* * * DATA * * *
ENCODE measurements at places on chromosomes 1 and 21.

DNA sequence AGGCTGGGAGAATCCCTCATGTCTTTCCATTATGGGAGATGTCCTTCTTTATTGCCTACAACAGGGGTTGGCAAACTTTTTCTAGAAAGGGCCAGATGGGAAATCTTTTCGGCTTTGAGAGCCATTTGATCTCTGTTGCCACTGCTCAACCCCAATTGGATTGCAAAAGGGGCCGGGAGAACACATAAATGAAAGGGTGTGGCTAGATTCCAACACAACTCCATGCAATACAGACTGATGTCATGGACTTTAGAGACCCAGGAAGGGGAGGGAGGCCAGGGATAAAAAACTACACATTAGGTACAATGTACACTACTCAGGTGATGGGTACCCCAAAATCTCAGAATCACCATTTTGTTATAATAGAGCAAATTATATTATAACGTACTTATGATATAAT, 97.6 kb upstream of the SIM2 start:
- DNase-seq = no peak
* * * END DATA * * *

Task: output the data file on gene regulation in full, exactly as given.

ENCODE measurements at places on chromosomes 1 and 21.

DNA sequence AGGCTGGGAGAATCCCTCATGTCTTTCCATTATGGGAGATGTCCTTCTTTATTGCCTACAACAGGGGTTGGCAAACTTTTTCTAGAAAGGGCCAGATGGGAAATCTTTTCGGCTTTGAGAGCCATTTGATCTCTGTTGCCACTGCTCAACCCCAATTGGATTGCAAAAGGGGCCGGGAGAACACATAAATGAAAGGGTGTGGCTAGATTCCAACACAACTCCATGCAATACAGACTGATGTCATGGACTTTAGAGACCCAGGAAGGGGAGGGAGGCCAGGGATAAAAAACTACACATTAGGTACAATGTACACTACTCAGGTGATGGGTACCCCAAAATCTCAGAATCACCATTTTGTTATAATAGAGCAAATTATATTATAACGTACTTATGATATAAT, 97.6 kb upstream of the SIM2 start:
- DNase-seq = no peak